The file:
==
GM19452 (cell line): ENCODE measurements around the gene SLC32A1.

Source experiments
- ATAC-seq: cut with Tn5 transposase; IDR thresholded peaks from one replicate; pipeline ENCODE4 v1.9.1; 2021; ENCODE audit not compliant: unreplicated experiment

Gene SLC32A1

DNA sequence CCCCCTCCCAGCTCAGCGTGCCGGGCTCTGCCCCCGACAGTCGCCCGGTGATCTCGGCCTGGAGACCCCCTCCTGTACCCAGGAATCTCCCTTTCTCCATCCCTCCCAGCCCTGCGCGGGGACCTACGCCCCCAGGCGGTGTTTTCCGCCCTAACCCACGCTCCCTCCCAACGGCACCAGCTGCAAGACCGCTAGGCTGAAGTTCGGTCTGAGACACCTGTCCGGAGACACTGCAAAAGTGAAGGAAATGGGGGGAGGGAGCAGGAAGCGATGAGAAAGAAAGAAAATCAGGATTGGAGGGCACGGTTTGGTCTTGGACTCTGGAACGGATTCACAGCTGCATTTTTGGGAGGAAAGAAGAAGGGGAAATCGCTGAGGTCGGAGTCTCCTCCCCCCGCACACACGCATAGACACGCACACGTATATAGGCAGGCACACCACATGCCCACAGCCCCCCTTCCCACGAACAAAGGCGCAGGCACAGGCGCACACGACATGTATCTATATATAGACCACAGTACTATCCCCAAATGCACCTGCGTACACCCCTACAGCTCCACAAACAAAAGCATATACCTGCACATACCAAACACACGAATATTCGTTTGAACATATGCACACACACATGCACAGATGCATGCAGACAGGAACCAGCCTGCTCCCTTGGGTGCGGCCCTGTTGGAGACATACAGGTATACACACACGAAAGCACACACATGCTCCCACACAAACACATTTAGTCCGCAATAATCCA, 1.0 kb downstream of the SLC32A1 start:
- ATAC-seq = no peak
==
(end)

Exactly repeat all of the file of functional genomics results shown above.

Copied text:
GM19452 (cell line): ENCODE measurements around the gene SLC32A1.

Source experiments
- ATAC-seq: cut with Tn5 transposase; IDR thresholded peaks from one replicate; pipeline ENCODE4 v1.9.1; 2021; ENCODE audit not compliant: unreplicated experiment

Gene SLC32A1

DNA sequence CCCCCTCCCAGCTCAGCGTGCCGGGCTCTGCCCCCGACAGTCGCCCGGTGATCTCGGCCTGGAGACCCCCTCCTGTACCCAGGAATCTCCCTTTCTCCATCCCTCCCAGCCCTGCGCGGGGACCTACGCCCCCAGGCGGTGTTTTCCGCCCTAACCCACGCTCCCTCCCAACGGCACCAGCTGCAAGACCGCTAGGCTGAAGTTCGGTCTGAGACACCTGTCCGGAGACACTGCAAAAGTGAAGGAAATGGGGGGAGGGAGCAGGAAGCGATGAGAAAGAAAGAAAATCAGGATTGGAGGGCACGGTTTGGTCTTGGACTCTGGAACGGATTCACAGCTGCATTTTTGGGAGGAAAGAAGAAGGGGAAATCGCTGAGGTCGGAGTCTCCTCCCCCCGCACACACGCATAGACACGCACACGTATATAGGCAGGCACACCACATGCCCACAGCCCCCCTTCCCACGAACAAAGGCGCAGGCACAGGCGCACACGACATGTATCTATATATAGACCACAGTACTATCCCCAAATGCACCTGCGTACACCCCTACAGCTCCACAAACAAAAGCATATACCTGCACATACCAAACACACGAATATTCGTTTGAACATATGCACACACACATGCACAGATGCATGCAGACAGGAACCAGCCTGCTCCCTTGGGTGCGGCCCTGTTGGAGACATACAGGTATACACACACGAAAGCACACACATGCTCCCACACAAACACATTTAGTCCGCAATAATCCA, 1.0 kb downstream of the SLC32A1 start:
- ATAC-seq = no peak